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The release of the National Broadband Plan on March 16, 2010 marked a major milestone in the quest for fast, affordable, ubiquitous broadband for the United States. The Plan is extremely comprehensive and cuts across all sectors of our economy. EDUCAUSE is proud that it includes many ideas that EDUCAUSE first established in 2005 in the Higher Education’s Perspective on Telecommunications Reform. Since then, we have urged the federal government to adopt policies that insure a broadband Internet that:
- Is secure, affordable, and available to all, supporting two-way, gigabit-per-second speeds and beyond.
- Is open to all persons, all applications, and all lawful content …
- Is a level playing field… so that market forces can drive continued innovation and affordable access.
In addition, EDUCAUSE has advocated for the right of State and local governments to build and operate their own networks when necessary to satisfy the needs of their communities, and for a renewed federal investment in research and development of the requisite technologies.
We hope you find this resource page helpful to find the various EDUCAUSE documents, presentations, policies, pod casts and blogs that continue to accumulate surrounding this topic. The release of the Plan is just the beginning… EDUCAUSE will continue to work to transform the Plan’s recommendations into a reality that will benefit all of us. You might be interested in a specific recommendation that EDUCAUSE plans to devote much of its attention to in the coming months. The Plan endorses the formation of a unified community anchor network (UCAN) that would build on the legacy of our research and education community to connect all community anchor institutions. You can read a description of this proposal on page 154 of the Plan or as it was originally described to the Federal Communications Commission by the Schools, Health, and Library Broadband Coalition, of which EDUCAUSE is a founding member.
What You Can Do
- Find out what your broadband options are and contribute to a national census on broadband speed and choice. Go to the Consumer Broadband Test.
- Spread the word about how the recommendations in the National Broadband Plan, if adopted, could improve our ability to deliver quality higher education.
- Educate your campus government relations office about the importance of the National Broadband Plan.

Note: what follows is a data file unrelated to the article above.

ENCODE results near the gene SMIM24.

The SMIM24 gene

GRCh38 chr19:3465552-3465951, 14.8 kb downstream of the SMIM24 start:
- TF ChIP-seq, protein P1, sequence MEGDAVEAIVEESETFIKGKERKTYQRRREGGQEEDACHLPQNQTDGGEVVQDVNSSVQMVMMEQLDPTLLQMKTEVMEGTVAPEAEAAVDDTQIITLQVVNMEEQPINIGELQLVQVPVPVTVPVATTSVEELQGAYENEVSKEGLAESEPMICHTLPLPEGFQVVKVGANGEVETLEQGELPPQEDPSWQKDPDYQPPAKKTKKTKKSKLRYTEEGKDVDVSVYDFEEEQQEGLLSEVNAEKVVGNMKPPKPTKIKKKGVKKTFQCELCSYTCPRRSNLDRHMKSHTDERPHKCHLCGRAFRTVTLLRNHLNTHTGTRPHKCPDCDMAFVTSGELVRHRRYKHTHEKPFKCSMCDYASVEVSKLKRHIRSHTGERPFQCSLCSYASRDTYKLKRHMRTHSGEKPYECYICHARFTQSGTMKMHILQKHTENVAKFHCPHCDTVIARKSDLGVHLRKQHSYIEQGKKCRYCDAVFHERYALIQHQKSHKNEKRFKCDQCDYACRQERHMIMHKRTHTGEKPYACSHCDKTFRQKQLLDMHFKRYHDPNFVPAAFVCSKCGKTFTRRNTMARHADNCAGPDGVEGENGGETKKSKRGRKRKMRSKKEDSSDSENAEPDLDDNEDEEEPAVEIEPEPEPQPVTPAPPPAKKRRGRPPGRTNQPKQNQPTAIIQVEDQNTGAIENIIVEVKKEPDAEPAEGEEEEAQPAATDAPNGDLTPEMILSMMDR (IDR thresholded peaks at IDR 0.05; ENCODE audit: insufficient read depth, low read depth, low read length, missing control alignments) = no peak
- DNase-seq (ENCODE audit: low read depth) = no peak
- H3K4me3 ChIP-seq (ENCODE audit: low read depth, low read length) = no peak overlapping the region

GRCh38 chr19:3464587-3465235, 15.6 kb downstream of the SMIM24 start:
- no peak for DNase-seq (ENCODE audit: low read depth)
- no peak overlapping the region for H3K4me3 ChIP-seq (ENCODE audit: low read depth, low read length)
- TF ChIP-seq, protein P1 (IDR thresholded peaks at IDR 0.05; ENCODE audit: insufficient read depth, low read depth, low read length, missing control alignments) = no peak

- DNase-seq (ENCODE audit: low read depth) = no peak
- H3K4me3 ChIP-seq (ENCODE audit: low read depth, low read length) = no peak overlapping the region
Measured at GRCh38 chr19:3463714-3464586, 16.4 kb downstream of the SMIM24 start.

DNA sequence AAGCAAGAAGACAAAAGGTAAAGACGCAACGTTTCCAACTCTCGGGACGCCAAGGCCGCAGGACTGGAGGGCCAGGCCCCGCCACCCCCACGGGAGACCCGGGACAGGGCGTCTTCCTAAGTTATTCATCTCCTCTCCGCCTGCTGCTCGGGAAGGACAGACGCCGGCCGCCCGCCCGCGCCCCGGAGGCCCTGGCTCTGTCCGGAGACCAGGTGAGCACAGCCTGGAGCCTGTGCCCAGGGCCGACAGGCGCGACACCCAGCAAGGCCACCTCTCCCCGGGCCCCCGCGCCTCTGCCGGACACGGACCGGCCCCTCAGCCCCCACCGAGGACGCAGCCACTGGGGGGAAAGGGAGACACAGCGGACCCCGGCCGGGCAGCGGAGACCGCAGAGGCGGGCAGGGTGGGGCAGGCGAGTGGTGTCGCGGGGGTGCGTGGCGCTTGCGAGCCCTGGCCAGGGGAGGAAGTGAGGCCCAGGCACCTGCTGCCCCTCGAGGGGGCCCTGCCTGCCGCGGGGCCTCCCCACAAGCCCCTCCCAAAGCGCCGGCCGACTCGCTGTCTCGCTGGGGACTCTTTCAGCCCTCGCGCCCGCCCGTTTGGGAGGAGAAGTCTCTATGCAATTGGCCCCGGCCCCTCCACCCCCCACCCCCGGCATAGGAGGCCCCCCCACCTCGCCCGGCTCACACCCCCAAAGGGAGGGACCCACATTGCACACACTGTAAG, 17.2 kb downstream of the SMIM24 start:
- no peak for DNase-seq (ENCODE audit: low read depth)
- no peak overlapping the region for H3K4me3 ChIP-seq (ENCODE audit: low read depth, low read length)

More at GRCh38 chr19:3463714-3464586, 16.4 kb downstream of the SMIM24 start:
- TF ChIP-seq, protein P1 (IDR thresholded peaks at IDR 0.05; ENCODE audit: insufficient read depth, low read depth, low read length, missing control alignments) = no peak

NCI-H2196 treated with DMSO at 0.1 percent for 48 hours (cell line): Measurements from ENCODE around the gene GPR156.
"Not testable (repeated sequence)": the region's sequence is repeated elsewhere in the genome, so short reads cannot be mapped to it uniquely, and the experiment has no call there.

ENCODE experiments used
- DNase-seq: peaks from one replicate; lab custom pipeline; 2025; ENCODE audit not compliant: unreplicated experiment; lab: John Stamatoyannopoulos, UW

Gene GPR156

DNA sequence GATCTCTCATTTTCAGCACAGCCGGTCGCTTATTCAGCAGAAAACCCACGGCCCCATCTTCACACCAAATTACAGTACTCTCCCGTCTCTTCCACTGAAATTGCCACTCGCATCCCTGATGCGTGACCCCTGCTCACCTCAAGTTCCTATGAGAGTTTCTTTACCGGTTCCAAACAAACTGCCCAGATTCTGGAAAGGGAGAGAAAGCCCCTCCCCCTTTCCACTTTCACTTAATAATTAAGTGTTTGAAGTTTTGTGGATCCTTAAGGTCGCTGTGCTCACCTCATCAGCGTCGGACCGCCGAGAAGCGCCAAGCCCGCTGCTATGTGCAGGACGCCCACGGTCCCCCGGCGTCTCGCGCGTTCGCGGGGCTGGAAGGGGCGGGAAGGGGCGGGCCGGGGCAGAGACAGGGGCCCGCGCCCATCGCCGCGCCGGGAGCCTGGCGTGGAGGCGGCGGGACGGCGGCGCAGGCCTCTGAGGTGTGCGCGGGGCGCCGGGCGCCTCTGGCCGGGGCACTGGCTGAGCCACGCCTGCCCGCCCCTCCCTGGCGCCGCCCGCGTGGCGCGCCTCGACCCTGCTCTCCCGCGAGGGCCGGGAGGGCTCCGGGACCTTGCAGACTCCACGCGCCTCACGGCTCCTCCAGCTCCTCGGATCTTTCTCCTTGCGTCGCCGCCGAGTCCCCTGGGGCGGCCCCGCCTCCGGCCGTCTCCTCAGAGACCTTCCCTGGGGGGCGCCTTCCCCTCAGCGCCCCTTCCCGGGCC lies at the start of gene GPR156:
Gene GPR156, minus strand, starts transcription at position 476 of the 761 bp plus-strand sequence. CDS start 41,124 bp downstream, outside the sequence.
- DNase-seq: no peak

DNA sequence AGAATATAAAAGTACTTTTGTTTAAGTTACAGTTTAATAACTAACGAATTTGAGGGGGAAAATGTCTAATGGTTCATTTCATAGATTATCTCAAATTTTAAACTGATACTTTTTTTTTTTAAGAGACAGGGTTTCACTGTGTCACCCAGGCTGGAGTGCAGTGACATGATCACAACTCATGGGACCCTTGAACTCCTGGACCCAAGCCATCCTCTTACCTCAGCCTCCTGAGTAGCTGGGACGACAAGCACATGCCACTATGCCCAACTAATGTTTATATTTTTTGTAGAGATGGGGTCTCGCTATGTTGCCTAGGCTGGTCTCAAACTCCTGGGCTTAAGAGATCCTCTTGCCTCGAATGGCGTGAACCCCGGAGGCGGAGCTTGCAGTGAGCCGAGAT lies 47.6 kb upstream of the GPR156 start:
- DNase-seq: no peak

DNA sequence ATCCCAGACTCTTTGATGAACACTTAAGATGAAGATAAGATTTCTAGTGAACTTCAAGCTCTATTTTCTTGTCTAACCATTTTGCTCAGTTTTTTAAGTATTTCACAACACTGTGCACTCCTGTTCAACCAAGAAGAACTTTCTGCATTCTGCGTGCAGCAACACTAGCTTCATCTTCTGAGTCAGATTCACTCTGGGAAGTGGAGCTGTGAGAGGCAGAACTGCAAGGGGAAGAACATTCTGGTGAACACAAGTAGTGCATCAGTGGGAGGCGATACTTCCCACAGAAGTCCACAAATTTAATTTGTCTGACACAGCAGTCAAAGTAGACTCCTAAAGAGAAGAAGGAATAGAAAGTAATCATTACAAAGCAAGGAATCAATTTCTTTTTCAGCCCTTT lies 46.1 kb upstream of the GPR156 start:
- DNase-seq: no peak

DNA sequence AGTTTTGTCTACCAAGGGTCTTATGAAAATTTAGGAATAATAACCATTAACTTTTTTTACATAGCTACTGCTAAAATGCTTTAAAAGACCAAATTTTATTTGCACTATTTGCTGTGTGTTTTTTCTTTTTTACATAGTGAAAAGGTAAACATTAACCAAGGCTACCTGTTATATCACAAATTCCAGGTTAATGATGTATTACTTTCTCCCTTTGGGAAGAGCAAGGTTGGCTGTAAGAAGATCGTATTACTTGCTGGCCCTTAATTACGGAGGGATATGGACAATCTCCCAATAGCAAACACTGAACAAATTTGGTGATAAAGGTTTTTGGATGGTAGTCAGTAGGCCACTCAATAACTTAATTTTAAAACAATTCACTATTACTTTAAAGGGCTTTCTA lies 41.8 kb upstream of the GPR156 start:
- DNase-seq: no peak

- Visit, write, call, or email your congressional representatives both at the state and federal level and ask them for their support of the National Broadband Plan.
Updated March 25th 2010
Library Items on this Topic
EDUCAUSE Library Items for Broadband Policy
- Continuing Uncertainty Under FCC Network Neutrality Rules
January 26, 2011
In December 2010, the FCC adopted rules to preserve Internet freedom and openness, which are also referred to as network neutrality rules. These rules create obligations on broadband Internet acc…
- The FCC and Network Neutrality
May 19, 2010
“Network neutrality” refers to the principle by which Internet access is provided in a nondiscriminatory manner, treating all legal content the same regardless of the source or destination. I…
- National Broadband: Policies and Opportunities for Higher Education
February 12, 2010
The American Recovery and Reinvestment Act of 2009 (Recovery Act) was signed into law on February 17, 2009. The broadband initiatives funded in the act ($7.2 billion) are intended to accelerate b…
- Stimulating Big Broadband Deployment
April 24, 2009
For a number of years, EDUCAUSE has been arguing for an aggressive national policy to promote universal deployment of high-speed networks for the benefit of education, health care, and the econom…
- U.S. Internet Access Policy
March 7, 2008
A worldwide tussle over Internet access policy is playing out right now, and many countries are closely watching what the United States does. This talk will provide a brief overview of the U.S. r…